curious model of Rome placed at the extremity of one of the transepts.
A rigorous silence, however, is enjoined in this portion of the
apartments; so that even the ladies were obliged to postpone their
questions and remarks till they had passed out of it.

After looking at splendid editions, rare copies, and so forth, our
friend led us to some small rooms, fitted up with cases for the
especial protection under lock and key of the manuscripts of the
collection. Having admired the spotless vellum of some, and the fair
penmanship of others, a thin morocco-bound volume was put into my
hands, which looked like a young lady's collection of manuscript
waltzes. This was the copy-book of the Dauphin, father of the
much-regretted Duke de Bourgogne, and grandfather of Louis Quinze.

The characters were evidently written with great care. Each page
contained a moral axiom, and all of them more or less especially
applicable to a royal pupil. There was one of these which I thought
might be particularly useful to all such at the present day: it was
entitled, in large letters--


--the superfluous U being erased by a dash of the master's pen. Then
followed, in extremely clear and firm characters, these lines:--

     Si de vos actions la satyre réjoue,
     Feignez adroitement de ne la pas ouïr:
     Qui relève une injure, il semble qu'il l'avoue;
     Qui la scait mépriser, la fait évanouir.


In one of these smaller rooms hangs the portrait of a negress in the
dress of a nun. It has every appearance of being a very old painting,
and our friend M. C*** told us that a legend had been ever
attached to it, importing that it was the portrait of a daughter of
Mary Queen of Scots, born before she left France for Scotland. What
could have originated such a very disagreeable piece of scandal, it is
difficult to imagine; but I can testify that all the internal evidence
connected with it is strong against its truth, for no human
countenance can well be conceived which would show less family
likeness to our lovely and unfortunate northern queen than does that
of this grim sister.

From the library of Ste. Geneviève, we went under the same kind escort
to look at the barbaric but graceful vagaries of St. Etienne du Mont.
The galleries suspended as if by magic between the pillars of the
choir, and the spiral staircases leading to them, out of all order as
they are, must nevertheless be acknowledged as among the lightest and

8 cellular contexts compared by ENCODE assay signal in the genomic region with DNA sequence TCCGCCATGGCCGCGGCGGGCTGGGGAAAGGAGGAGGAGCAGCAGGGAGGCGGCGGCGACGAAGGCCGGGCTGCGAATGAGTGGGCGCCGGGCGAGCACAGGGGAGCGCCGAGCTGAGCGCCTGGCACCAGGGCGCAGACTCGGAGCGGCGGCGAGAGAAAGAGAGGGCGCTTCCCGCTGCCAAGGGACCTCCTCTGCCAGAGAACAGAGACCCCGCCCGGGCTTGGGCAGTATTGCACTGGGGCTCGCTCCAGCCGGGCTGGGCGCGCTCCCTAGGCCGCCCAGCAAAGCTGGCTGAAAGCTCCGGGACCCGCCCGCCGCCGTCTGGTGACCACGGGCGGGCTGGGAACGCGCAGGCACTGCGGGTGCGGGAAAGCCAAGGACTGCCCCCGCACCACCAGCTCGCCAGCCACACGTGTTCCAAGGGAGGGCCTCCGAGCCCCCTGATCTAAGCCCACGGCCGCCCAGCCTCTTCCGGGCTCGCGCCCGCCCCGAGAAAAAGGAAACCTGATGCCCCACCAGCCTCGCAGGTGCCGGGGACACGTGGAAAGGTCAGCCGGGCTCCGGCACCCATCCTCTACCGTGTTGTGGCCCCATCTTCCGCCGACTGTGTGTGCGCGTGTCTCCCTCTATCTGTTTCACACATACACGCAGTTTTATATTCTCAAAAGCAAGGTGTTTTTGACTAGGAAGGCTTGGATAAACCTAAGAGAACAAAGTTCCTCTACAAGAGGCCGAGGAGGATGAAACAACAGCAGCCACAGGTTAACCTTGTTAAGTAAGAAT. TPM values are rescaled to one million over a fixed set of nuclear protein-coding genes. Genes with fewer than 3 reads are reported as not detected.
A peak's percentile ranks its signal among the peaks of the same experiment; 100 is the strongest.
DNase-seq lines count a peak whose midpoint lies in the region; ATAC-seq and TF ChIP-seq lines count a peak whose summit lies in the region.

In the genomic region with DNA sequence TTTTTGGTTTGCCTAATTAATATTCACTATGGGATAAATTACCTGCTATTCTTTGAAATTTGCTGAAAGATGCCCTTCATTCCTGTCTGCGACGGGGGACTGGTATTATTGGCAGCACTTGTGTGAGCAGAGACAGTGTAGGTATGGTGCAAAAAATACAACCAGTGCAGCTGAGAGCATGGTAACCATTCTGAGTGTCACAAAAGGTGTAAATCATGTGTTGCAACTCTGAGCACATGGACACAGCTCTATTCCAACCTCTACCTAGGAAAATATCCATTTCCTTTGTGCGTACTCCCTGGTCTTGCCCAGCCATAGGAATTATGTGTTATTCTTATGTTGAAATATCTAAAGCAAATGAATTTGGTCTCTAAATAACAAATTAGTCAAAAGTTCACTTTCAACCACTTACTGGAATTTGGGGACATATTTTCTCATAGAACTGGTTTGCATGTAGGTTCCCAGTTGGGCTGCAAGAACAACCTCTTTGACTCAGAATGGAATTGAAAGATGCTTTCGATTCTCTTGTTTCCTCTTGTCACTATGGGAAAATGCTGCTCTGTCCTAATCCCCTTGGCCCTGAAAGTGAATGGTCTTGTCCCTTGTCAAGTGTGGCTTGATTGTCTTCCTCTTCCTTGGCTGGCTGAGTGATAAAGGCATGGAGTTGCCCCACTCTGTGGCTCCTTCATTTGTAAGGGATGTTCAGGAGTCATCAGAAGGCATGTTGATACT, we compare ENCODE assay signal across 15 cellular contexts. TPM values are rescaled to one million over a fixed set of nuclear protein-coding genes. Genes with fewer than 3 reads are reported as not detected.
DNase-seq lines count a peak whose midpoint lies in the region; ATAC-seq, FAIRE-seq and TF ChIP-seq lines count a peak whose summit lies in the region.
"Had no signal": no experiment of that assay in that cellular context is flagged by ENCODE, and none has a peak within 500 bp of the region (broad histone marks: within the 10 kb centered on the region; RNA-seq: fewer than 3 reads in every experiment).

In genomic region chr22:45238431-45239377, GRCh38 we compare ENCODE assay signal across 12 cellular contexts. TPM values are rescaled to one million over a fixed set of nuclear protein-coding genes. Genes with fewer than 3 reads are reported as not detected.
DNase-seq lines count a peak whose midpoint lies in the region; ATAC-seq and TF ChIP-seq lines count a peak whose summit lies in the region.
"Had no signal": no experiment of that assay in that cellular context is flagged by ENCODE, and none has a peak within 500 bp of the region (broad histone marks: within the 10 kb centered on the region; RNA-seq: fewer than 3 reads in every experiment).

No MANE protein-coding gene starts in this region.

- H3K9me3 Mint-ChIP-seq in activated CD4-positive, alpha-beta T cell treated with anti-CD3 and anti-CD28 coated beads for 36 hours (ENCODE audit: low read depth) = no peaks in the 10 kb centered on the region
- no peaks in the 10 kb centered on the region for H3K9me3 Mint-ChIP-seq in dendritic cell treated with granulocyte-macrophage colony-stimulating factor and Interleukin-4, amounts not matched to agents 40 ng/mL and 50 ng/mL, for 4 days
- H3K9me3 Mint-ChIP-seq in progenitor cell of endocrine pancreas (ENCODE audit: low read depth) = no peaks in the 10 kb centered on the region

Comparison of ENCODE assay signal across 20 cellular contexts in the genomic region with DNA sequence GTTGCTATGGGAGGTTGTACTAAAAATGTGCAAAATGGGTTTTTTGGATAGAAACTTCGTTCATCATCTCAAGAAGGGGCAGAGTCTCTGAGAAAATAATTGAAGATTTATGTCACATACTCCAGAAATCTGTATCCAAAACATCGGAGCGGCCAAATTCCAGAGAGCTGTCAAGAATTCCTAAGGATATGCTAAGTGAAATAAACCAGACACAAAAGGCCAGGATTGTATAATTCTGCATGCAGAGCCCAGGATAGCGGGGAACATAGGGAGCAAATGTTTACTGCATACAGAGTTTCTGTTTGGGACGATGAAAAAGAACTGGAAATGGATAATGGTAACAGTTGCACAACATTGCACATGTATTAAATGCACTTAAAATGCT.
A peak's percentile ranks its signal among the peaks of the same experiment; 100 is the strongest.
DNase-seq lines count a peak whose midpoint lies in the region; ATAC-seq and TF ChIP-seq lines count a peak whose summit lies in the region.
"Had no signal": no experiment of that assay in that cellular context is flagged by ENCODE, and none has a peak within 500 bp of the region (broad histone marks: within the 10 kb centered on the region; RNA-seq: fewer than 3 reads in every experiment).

most fairy-like constructions in the world. This singular church,
capricious in its architecture both within and without, is in some
parts of great antiquity, and was originally built as a chapel of ease
to the old church of Ste. Geneviève, which stood close beside it, and
of which the lofty old tower still remains, making part of the college
buildings. As a proof of the entire dependance of this pretty little
church upon its mother edifice, it was not permitted to have any
separate door of its own, the only access to it being through the
great church. This subsidiary chapel, now dignified into a parish
church, has at different periods been enlarged and beautified, and has
again and again petitioned for leave from its superior to have a door
of its own; but again and again it was refused, and it was not till
the beginning of the sixteenth century that this modest request was at
length granted. The great Pascal lies buried in this church.

I was very anxious to give my children a sight of the interior of that
beautiful but versatile building called, when I first saw it, the
Pantheon--when I last saw it, Ste. Geneviève, and which is now again
known to all the world, or at least to that part of it which has been
fortunate enough to visit Paris since the immortal days, as the

We could not, however, obtain an entrance to it; and it is very
likely that before we shall again find ourselves on its simple and
severe, but very graceful threshold, it will have again changed its
vocation, and be restored to the use of the Christian church.--Ainsi


      Little Suppers.--Great Dinners.--Affectation of
      Gourmandise.--Evil effects of "dining out."--Evening
      Parties.--Dinners in private under the name of
      Luncheons.--Late Hours.

How I mourn for the departed petits soupers of Paris!... and how far
are her pompous dinners from being able to atone for their loss! For